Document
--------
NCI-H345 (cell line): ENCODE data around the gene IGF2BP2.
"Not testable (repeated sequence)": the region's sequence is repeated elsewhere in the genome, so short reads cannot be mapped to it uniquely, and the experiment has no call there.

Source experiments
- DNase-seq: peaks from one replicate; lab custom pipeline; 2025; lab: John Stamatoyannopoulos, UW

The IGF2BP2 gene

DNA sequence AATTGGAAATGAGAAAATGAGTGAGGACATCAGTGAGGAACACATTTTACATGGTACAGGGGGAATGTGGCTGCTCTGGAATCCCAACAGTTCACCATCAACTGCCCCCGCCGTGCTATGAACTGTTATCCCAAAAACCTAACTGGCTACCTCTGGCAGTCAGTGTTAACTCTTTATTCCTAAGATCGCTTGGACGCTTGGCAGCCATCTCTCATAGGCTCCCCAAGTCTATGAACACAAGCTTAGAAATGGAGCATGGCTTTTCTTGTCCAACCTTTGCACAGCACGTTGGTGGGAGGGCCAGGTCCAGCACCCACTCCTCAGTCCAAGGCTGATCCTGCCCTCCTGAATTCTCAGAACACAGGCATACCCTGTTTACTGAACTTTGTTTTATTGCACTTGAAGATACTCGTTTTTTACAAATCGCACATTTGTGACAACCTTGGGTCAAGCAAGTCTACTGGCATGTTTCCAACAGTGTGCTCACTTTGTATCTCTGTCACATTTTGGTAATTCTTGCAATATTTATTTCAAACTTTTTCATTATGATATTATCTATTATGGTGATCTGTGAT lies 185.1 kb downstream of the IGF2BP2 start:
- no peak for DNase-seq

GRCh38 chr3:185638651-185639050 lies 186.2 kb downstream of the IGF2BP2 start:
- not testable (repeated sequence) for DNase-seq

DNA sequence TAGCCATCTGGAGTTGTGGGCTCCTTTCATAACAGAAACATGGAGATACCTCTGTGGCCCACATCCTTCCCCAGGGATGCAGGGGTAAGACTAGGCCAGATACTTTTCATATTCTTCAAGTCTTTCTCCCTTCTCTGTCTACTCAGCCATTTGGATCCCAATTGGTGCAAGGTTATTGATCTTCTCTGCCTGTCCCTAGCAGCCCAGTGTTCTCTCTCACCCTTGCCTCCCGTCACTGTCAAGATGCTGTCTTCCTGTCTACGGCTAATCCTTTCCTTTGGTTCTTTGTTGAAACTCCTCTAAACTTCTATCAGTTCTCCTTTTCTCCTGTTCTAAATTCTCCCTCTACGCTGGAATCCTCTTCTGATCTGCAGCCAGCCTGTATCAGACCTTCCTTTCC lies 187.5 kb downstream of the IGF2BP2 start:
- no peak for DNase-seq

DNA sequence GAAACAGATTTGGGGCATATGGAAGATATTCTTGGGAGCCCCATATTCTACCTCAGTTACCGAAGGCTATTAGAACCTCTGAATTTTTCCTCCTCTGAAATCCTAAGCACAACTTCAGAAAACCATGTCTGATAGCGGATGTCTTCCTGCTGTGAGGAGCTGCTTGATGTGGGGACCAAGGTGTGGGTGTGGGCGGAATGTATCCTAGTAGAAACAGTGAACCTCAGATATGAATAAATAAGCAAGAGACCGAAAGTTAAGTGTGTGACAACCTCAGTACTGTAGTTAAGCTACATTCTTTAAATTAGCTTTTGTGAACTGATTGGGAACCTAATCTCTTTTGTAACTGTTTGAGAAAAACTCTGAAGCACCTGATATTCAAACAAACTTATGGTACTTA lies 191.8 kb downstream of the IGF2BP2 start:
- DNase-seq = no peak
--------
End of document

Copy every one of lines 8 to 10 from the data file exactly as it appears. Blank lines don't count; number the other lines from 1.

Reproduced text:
GRCh38 chr3:185638651-185639050 lies 186.2 kb downstream of the IGF2BP2 start:
- not testable (repeated sequence) for DNase-seq

DNA sequence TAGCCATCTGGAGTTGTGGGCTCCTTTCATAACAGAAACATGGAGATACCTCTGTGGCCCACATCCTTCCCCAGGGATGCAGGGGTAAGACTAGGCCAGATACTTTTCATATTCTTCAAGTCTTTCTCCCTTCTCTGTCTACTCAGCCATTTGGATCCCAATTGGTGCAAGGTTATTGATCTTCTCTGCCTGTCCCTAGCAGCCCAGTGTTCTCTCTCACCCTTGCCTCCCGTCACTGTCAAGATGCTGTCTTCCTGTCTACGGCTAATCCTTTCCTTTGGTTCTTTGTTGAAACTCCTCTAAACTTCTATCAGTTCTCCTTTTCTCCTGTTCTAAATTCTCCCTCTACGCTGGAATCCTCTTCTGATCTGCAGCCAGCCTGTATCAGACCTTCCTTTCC lies 187.5 kb downstream of the IGF2BP2 start: